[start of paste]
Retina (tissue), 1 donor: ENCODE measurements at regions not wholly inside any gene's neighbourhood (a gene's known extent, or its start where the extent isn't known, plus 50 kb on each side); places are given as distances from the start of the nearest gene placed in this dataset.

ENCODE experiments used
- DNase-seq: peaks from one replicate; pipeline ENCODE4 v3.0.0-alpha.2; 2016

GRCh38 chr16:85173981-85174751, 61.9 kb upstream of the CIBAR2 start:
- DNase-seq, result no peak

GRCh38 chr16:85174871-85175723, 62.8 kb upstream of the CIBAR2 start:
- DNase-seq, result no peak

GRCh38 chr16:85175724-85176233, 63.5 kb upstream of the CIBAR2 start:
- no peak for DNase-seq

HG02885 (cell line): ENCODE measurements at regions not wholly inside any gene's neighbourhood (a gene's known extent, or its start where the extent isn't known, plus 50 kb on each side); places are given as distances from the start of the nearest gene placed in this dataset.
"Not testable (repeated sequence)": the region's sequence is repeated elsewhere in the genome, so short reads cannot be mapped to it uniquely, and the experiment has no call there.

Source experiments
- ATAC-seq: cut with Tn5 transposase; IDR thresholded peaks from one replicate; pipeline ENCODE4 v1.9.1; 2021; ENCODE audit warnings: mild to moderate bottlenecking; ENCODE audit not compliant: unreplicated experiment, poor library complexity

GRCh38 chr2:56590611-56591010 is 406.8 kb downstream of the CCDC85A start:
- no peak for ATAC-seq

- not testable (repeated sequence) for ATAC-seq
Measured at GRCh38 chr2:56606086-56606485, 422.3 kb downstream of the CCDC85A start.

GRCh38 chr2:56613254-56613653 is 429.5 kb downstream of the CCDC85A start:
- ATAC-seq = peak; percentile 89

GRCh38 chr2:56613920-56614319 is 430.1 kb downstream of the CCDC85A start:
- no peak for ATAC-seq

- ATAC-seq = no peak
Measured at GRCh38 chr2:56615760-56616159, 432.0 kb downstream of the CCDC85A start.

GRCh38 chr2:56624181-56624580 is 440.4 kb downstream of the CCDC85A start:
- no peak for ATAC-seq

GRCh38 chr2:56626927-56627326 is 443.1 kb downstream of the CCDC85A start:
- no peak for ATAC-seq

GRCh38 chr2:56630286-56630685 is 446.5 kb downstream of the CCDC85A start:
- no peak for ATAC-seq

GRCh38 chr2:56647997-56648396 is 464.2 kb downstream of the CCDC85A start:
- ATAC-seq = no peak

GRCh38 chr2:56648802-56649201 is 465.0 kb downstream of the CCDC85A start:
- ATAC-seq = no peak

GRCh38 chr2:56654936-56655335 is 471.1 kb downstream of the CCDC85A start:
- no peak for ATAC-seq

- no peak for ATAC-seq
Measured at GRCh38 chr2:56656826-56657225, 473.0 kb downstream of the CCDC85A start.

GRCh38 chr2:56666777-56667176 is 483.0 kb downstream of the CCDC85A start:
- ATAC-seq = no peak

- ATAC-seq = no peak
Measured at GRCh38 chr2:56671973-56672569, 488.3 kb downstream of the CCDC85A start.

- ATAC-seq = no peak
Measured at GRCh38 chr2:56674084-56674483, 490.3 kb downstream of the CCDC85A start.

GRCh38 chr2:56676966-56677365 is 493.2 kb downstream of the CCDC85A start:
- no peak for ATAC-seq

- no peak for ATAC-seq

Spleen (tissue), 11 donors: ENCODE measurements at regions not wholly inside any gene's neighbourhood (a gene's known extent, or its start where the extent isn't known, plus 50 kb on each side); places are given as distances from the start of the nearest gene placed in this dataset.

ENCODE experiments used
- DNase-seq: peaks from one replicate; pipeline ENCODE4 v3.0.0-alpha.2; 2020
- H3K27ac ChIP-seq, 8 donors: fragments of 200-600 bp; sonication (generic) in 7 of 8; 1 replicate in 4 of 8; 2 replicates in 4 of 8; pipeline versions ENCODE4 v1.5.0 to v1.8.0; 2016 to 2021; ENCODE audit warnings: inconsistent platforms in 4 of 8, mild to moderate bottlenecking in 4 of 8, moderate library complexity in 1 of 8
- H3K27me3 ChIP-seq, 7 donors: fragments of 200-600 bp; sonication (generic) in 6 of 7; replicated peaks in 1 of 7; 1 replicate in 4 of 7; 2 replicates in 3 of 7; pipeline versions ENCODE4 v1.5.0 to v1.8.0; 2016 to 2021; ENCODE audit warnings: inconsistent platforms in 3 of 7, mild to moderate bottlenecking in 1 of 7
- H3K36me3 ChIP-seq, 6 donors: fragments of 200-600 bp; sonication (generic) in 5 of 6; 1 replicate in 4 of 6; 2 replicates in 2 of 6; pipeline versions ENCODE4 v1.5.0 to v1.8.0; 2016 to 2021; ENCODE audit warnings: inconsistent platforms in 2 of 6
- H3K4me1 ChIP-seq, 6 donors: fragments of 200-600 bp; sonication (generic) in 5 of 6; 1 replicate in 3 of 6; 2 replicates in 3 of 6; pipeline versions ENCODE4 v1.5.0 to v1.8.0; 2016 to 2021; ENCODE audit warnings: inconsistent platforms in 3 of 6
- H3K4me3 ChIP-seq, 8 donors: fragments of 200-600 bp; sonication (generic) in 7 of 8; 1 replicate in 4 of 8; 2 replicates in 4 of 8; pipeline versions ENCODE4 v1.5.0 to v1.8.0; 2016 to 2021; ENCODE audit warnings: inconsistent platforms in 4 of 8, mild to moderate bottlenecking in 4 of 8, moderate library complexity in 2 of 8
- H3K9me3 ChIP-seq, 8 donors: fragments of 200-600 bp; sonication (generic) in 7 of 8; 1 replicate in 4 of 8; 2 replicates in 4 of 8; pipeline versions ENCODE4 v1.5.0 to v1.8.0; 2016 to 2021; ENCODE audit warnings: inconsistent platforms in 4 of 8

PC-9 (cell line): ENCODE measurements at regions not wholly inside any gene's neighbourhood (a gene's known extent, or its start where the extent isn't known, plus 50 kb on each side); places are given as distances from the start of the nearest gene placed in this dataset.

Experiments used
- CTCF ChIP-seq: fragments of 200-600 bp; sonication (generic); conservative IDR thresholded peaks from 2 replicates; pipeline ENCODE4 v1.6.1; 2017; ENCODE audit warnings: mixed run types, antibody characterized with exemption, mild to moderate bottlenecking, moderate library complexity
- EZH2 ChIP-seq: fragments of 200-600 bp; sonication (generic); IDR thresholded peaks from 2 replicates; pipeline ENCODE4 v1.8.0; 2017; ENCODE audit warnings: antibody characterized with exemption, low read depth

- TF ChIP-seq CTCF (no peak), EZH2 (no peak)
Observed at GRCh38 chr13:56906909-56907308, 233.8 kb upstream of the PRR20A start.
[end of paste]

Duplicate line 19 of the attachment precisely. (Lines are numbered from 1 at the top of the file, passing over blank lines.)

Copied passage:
- ATAC-seq = peak; percentile 89